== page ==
Matthew Healy and company hail from across the pond, so when they do descend upon the states their fans treat their arrival with the same composure and poise as a man whose been stranded in the desert might react to stumbling upon an ocean. From the moment the house lights of the Greek Theatre began to dim and smoke started to fill the stage, all the way to Healy’s final hip-shake, The 1975 played to the wild howls and screams of their delirious fans. Their reaction was not unwaranted either; illuminated by the over ten-foot tall panels of light that reduced the band into shadowy sillhouettes, Healy bathed in the glamour bestowed upon him by the hundreds of admirers at his feet and returned that zeal ten-fold back to them. It would be easy for casual listeners who’ve heard The 1975 in passing on the radio or from an overtly enthusiastic friend to label them a small step-up from the trite pop acts of recent years–easy, if you’ve never seen them live.Onstage Healy is a god of ardent sensuality, his slim form sliding back-and-forth across the stage, wagging his arms and pointing directly at fans screaming his name in the front row. Much like The Neighbourhood, the rawness of Healy’s sex appeal is rooted deep beneath the glittery pop hooks and giddy electronica in lyrics that are as poignant as they are fun to sing along to. Their anthems sacrifice not an ounce of sentiment and it’s actually pretty remarkable that such dense lyrics can be so criminally catchy–songs you don’t know the words to are easy to catch onto, and even if you don’t, they sail on the slick charm of Healy well-enough. Toss in a few delectably choice electric guitar riffs that leave you absolutely glowing, Healy’s facial contortions, eye rolls, and innane dancing, and you have brewed the perfect concoction for a bit of Healymania. It’s a miracle that the barricade wasn’t reduced to dust and that Healy didn’t find himself being carried away in a sea of frantic arms–and you wouldn’t have been able to really blame fans since you’d definitley be one of them.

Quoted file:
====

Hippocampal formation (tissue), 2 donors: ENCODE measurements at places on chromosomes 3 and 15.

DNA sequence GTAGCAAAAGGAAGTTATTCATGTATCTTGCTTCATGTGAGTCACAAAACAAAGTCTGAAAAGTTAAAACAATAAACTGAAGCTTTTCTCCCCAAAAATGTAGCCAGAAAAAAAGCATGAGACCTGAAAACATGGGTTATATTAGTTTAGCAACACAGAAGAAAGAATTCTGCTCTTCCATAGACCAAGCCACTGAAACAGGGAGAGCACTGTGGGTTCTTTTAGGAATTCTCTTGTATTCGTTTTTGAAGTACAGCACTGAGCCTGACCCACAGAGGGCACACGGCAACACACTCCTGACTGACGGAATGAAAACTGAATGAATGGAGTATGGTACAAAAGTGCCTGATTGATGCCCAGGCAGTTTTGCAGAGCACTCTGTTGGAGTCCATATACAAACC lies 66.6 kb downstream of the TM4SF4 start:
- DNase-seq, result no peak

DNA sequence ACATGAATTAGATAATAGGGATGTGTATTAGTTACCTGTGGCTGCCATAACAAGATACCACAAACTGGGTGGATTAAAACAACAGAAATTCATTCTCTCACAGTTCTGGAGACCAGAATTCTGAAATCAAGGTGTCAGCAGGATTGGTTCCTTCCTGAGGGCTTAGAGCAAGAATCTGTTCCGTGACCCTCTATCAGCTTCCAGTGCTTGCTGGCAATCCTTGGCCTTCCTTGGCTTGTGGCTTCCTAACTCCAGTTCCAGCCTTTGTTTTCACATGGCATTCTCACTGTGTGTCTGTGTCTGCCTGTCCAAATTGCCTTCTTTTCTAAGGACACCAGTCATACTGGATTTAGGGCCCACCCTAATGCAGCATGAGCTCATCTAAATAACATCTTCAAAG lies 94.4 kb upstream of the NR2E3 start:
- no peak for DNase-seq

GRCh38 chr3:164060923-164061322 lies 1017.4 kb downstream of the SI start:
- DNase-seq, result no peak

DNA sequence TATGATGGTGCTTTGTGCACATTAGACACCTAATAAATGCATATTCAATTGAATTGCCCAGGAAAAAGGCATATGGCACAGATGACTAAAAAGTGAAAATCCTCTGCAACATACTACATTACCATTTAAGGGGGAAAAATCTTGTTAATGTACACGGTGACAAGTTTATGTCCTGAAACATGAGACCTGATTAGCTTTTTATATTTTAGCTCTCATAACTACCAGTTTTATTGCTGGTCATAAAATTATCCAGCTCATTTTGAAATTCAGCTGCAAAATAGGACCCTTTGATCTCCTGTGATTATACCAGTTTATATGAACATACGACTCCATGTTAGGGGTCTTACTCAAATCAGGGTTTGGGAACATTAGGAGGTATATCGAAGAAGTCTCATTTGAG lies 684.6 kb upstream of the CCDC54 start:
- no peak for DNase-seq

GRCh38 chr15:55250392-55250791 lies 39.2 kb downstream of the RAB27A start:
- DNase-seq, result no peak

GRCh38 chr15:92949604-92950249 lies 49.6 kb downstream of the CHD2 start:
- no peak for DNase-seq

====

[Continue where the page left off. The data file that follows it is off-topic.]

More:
Pale Waves, label mates of The 1975 who no doubt took cues from the band’s woozy electro-pop, crushed it down into a brazenly guitar-driven introspection. Heather Baron-Gracie, the band’s lead singer, has a voice designed for the polished jangle-rock that they emit and some serious chops to go along with it. Their recently released hit “There’s A Honey” carries all the glam-pop of 80’s divinity and had the crowd–which was undoubtedly there for The 1975–swooning for the talented newcomers.
Words & Photography: Steven Ward